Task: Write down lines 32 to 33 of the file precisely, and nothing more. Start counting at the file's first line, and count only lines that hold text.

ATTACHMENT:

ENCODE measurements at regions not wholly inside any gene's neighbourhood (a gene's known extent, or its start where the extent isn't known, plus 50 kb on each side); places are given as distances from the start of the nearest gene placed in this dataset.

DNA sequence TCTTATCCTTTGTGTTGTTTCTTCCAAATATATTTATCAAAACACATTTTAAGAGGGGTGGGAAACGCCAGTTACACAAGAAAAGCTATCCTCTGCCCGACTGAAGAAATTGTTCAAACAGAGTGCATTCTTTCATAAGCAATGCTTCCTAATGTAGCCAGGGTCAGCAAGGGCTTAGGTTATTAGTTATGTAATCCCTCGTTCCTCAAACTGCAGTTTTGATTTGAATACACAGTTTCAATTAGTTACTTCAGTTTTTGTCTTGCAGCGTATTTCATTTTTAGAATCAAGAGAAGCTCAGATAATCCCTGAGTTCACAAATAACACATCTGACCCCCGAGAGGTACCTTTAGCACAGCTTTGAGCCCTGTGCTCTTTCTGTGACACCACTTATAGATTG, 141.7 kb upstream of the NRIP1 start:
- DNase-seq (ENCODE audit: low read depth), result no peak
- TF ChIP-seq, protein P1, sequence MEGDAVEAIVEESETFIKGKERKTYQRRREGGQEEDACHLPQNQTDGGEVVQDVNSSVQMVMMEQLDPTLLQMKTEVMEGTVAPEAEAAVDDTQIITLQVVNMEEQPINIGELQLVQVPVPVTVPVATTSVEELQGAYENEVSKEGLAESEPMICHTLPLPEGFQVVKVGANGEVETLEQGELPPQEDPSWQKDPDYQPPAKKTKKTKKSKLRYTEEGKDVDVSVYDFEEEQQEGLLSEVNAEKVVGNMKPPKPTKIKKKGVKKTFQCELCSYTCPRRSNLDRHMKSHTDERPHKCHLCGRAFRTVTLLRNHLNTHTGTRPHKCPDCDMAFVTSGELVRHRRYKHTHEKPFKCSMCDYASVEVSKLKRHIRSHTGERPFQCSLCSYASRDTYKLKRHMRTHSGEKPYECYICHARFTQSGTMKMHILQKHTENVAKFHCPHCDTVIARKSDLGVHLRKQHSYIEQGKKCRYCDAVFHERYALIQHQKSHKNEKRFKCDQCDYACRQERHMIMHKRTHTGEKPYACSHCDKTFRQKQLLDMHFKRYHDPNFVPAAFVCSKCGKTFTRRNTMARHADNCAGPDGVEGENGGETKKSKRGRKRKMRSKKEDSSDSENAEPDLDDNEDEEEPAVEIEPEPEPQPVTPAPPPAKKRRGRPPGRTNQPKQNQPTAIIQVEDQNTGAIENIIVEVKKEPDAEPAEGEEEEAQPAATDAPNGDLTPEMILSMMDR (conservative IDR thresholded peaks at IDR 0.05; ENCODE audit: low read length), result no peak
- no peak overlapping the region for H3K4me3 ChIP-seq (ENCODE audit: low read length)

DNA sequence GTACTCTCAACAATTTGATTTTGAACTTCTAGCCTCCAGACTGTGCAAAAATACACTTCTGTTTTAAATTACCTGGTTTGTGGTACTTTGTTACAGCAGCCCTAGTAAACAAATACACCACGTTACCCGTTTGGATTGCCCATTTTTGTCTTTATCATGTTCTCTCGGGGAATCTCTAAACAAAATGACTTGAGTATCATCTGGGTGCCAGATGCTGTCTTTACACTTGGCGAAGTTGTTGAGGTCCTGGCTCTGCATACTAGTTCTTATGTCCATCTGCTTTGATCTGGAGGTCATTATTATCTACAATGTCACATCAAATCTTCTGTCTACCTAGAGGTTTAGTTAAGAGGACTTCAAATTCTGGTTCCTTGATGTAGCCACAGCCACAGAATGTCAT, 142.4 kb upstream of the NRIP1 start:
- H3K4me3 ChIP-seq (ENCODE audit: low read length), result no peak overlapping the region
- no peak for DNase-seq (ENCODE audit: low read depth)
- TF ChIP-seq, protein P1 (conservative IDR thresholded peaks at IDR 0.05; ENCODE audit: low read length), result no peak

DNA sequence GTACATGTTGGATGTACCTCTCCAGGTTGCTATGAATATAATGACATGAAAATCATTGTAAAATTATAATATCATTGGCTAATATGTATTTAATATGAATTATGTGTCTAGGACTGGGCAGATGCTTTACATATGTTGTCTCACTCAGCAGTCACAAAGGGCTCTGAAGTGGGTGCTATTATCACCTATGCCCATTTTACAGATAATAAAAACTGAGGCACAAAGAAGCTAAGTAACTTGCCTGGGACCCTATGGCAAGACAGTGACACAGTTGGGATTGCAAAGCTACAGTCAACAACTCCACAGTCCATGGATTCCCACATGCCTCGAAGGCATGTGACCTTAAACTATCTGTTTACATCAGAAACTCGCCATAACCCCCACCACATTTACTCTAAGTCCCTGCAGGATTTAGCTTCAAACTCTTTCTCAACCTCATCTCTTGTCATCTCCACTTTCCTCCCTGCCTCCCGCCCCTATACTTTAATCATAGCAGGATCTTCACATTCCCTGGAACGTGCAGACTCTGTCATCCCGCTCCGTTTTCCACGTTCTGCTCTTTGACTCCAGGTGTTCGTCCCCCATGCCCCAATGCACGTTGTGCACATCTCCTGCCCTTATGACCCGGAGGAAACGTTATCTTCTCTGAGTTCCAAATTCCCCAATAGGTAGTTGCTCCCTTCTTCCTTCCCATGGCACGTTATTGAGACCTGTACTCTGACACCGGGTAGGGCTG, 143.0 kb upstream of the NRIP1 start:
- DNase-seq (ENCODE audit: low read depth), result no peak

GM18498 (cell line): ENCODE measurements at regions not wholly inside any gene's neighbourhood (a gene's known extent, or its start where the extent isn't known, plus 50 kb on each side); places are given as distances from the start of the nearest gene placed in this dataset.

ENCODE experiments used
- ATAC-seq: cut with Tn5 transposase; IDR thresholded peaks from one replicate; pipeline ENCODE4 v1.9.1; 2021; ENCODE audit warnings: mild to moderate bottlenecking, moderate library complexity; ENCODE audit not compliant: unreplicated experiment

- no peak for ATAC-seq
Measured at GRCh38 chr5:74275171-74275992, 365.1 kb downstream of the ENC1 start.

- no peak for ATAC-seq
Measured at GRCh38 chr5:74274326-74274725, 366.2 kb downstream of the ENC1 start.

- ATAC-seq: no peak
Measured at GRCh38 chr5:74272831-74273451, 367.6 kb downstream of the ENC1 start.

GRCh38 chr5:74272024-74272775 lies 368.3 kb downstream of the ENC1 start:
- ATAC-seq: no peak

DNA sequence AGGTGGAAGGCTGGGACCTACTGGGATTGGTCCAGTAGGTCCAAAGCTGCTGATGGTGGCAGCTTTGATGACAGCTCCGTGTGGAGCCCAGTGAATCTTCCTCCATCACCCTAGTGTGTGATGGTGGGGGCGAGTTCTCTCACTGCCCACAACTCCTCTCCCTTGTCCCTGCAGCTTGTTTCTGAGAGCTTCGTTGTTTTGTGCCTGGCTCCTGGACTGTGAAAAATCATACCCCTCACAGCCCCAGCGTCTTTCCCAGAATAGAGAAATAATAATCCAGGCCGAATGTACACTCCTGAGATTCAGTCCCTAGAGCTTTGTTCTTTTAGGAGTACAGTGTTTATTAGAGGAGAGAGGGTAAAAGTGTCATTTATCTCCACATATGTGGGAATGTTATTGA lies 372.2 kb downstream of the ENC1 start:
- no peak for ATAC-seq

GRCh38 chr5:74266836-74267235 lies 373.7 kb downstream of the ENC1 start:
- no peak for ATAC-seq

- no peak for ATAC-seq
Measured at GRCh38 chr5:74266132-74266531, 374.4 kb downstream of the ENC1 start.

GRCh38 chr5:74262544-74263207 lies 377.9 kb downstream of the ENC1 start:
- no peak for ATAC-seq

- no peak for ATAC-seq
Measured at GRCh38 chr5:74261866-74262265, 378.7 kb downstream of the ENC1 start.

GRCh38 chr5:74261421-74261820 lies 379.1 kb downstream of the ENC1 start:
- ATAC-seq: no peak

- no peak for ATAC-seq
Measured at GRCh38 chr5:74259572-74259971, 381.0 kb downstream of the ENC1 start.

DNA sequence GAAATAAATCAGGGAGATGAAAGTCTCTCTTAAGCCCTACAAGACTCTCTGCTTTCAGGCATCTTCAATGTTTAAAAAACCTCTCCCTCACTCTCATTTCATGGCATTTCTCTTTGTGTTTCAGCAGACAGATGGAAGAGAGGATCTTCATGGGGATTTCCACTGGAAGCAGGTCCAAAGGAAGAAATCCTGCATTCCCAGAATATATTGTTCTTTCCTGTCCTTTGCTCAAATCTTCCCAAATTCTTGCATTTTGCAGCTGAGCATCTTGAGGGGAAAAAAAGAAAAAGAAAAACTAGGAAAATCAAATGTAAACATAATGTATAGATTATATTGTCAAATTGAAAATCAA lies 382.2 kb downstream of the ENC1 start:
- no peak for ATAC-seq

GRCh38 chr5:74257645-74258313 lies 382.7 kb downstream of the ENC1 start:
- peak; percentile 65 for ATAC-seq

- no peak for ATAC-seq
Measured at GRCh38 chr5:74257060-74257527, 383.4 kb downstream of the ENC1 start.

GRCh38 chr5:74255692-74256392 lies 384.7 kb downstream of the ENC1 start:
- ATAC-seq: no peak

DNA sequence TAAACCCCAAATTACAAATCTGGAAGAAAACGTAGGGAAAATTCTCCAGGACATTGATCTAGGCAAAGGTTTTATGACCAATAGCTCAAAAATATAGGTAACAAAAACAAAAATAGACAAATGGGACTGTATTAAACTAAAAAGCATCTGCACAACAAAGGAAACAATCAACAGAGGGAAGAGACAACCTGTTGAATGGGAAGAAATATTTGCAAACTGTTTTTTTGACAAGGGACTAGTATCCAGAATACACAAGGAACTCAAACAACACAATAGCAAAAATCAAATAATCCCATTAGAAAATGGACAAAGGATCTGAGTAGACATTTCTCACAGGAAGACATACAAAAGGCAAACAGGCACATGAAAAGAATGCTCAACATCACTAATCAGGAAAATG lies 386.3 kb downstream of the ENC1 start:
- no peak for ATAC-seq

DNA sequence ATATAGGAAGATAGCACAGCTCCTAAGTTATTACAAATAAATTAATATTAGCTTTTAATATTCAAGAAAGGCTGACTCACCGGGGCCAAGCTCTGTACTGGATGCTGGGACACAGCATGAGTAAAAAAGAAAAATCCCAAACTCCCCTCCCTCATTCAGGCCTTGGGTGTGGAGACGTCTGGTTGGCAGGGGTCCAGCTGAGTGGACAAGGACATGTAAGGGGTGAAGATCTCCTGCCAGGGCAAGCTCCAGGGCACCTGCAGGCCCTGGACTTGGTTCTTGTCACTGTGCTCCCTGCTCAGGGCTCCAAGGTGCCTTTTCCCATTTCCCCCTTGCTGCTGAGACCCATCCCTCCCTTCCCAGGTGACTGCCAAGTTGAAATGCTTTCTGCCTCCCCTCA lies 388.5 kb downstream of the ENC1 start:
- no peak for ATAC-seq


Measured at GRCh38 chr5:74261866-74262265, 378.7 kb downstream of the ENC1 start.

GRCh38 chr5:74261421-74261820 lies 379.1 kb downstream of the ENC1 start: